Ramón Martí Alsina
Barcelona, 1826 - Barcelona, 1898
Ramon Martí i Alsina is the most important representative of Catalan Realism and a key figure in the renovation of modern Catalan painting. As a teacher he advocated and introduced the direct study of nature and efficiently contributed to the abandonment of old-fashioned academic methods and to liberating the teaching of art from old routines. He was the first Catalan artist of his period to approach nature openly and decisively. In his conviction that the principle of life was constant transformation and that real art was to be found in the real world, which was dominated by light and colour, he opened the doors to a new visual conception in which the following generation of Catalan painters was educated.
From a very early age, while he was studying philosophy, he attended night classes in drawing at the Barcelona School of Fine Arts, but his artistic convictions were shaped outside the school and in a rather independent way. The artist, who was untiring in his analysis of reality, did not believe in ready-made solutions for depicting a volume or a particular effect of light. Instead, he relied on a strictly attentive and analytical contemplation of nature and of the objects that were immersed in its atmosphere. As a self-taught artist, he became aware of his shortcomings and he avidly searched for news of the most advanced artistic circles, familiarised himself with the work of foreign artists and made an effort to travel and to visit museums and exhibitions. Even though the influence of Delacroix, Géricault and Vernet is recognisable in Ramon Martí i Alsina’s large history paintings, in the case of his landscapes it was the work of certain artists of the Barbizon School and Courbet which confirmed the direction he had already taken intuitively.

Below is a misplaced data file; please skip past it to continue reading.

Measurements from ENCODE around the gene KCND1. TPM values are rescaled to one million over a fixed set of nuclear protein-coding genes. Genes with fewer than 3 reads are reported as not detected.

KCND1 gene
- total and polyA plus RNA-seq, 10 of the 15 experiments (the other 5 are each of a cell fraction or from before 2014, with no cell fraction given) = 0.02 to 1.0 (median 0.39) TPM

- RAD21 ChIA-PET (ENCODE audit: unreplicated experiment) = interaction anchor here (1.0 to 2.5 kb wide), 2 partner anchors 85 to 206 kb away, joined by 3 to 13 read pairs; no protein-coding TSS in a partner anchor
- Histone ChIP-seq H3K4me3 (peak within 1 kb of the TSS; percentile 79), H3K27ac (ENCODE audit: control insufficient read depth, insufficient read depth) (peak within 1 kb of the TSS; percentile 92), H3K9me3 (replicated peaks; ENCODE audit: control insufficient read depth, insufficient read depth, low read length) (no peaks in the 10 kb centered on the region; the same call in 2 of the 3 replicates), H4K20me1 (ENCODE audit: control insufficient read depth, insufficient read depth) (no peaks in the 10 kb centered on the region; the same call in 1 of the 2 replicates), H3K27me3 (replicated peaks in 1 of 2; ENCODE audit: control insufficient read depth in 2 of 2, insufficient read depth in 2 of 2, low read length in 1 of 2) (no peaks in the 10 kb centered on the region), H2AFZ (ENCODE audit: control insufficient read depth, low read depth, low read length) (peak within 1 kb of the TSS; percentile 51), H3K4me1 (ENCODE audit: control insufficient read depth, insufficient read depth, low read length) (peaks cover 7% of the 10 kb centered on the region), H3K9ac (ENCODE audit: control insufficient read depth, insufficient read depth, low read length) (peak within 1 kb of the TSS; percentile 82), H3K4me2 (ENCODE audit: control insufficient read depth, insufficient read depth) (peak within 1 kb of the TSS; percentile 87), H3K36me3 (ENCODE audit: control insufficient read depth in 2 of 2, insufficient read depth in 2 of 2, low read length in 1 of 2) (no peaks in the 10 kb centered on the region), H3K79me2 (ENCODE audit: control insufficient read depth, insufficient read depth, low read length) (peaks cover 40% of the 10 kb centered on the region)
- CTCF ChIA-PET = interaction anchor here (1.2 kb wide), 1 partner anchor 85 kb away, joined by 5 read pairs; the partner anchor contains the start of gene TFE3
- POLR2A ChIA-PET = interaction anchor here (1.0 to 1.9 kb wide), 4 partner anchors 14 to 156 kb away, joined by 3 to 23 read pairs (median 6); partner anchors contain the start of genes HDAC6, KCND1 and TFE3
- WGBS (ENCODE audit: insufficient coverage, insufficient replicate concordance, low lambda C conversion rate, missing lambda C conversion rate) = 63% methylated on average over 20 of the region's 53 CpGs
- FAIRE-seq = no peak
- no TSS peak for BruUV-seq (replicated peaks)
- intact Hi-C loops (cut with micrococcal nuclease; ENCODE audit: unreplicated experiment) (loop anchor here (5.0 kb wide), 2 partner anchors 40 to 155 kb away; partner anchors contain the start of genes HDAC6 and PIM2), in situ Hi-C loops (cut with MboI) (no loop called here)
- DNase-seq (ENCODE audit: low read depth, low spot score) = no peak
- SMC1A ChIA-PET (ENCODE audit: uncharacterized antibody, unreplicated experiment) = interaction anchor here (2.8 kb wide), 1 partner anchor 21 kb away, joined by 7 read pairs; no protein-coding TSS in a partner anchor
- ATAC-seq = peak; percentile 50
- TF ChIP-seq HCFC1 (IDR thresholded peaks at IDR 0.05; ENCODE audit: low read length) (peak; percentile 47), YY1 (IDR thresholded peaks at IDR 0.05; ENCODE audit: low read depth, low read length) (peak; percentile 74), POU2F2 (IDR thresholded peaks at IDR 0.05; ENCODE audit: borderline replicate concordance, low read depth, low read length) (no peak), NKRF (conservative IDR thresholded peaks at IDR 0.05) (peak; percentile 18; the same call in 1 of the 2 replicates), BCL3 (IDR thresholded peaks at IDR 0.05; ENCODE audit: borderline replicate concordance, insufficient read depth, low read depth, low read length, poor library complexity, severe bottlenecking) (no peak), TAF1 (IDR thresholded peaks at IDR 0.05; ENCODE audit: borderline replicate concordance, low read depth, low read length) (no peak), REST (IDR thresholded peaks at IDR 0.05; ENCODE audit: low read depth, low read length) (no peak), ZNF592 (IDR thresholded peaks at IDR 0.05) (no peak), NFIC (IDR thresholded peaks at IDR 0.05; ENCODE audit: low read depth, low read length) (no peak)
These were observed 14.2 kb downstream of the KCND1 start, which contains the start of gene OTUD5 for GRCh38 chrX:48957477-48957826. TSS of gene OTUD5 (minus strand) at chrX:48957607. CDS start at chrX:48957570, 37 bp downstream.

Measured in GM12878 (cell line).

Mention should also be made of the role Martí i Alsina played in education, as he was a leading influence in art teaching during that period. He was elected a member of the academy and was the most enthusiastic co-founder of the Athenaeum, organising many of its exhibitions as well as those of the Society for the Exhibitions of Fine Arts, an institution set up with the aim of promoting painting and sculpture exhibitions, encouraging Catalan artists to show their works and, at the same time, stimulating the art market. He continued to work intensely and his studios were gatherings, painting schools and centres of artistic reflection all at once, as well as permanent exhibition rooms for his works. Some of his friends from the Catalan financial, industrial and agricultural circles of the day took care of his material needs. When he succeeded in allaying his financial worries, his inspiration and his productive capacity were inexhaustible. He gave up his academic post for ideological reasons and was dismissed from his teaching job at the School of Fine Arts for refusing to swear allegiance to the Constitution of the Monarchy of Amadeus of Savoy. All this contributed to his isolation from official circles.
Ramon Martí i Alsina would teach classes in the evening, work in his studio during the afternoon and get up very early in the morning in order to make sketches of landscapes. He always showed great interest in urban subject matters. This aspect of his creativity, viewed from today’s perspective, sets him apart from the Barbizon painters and brings him closer to the Impressionists, even though he only sporadically experimented with true Impressionism. Some of the events in his life show that his necessity to transform his fame into financial success hampered him not only in his search for new means of expression but also in his regular production, yet he had sufficient contacts with the artistic avant-garde of the moment to reaffirm his own convictions.
However, Ramon Martí i Alsina must be considered on the basis of the works that have made him worthy of the reputation of innovator and initiator of modern Catalan art in the 19th century.
Maria Teresa Guasch